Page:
The scam typically starts with a phone call indicating the Internal Revenue Service will arrest the consumer if they don’t follow instructions. Similar calls claim to represent the U.S. Treasury Department or legal affairs among other groups.
The consumer typically learns the matter is urgent in that he or she owes immediate payment. Threats of imminent arrest often follow whenever the consumer refuses to cooperate or questions the caller’s legitimacy.
“Being contacted by the IRS can be intimidating, especially if they’re demanding money,” Morrisey said. “Scammers know this and use it to their advantage. It’s important to verify the caller’s authenticity before taking any action.”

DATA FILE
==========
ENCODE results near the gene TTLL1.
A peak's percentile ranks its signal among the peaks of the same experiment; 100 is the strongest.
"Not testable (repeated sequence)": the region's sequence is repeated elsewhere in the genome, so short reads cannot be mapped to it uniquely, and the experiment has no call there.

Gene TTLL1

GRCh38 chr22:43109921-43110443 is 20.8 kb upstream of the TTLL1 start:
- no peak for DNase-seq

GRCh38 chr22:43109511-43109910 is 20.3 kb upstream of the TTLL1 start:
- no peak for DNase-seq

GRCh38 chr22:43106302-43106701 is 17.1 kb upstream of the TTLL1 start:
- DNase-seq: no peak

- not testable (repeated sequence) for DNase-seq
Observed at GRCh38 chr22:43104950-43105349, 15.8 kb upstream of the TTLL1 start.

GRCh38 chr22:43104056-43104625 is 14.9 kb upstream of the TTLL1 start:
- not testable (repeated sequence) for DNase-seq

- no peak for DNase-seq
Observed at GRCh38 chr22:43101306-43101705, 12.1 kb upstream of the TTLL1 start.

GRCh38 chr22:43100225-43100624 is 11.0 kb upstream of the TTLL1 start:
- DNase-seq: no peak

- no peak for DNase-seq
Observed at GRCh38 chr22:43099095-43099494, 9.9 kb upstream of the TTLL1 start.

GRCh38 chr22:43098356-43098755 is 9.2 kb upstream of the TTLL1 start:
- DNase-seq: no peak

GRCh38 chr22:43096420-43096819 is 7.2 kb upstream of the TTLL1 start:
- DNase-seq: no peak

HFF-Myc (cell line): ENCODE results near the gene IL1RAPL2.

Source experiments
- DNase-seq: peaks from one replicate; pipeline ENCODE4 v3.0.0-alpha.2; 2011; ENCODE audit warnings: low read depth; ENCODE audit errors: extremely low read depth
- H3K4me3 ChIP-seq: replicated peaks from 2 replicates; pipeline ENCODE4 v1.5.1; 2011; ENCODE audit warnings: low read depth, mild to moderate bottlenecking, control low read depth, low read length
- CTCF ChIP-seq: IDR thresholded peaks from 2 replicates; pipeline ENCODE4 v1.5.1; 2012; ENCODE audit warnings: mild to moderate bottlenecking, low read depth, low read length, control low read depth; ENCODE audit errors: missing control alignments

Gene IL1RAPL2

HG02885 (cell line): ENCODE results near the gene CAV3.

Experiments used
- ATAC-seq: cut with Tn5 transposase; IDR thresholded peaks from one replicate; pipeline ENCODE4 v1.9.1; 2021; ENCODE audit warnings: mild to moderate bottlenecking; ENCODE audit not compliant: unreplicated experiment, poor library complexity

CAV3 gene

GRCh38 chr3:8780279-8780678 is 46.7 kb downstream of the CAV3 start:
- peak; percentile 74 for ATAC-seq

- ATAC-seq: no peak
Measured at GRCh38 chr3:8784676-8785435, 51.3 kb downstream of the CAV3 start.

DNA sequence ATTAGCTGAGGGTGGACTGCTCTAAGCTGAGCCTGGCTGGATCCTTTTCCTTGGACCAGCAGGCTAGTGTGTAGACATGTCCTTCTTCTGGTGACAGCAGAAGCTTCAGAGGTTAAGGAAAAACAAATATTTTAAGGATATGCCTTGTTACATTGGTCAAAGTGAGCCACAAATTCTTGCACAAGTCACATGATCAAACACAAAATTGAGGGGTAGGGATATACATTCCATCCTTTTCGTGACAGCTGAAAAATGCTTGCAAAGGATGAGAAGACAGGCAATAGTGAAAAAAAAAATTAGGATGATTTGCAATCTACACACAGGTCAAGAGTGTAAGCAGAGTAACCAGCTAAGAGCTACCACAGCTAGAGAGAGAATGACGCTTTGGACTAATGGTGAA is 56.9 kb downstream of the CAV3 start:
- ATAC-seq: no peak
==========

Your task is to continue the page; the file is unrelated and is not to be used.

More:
The IRS impostors will, at times, use common names. They may also claim to know the last four digits of the consumer’s Social Security number and pose as their own supervisor anytime the consumer asks for management.
Other characteristics to watch for include, but are not limited, to the following:
* Use out-of-state telephone numbers
* Use of automated calling machines
* Use of fake government badge numbers and phony emails
* Follow-up calls claiming to represent a different agency
* Caller ID information to support their bogus representation
The Attorney General strongly urges all consumers to ignore such calls, do not return voicemails and report any victimization to the U.S. Inspector General’s Office on Tax Administration via http://1.usa.gov/1ClYZbP or via email at Complaints@tigta.treas.gov or email@example.com.
Questions also can be directed to the Attorney General’s Consumer Protection Division at 800-368-8808 statewide or 304-267-0239 in Martinsburg. To file a report online, go to www.wvago.gov.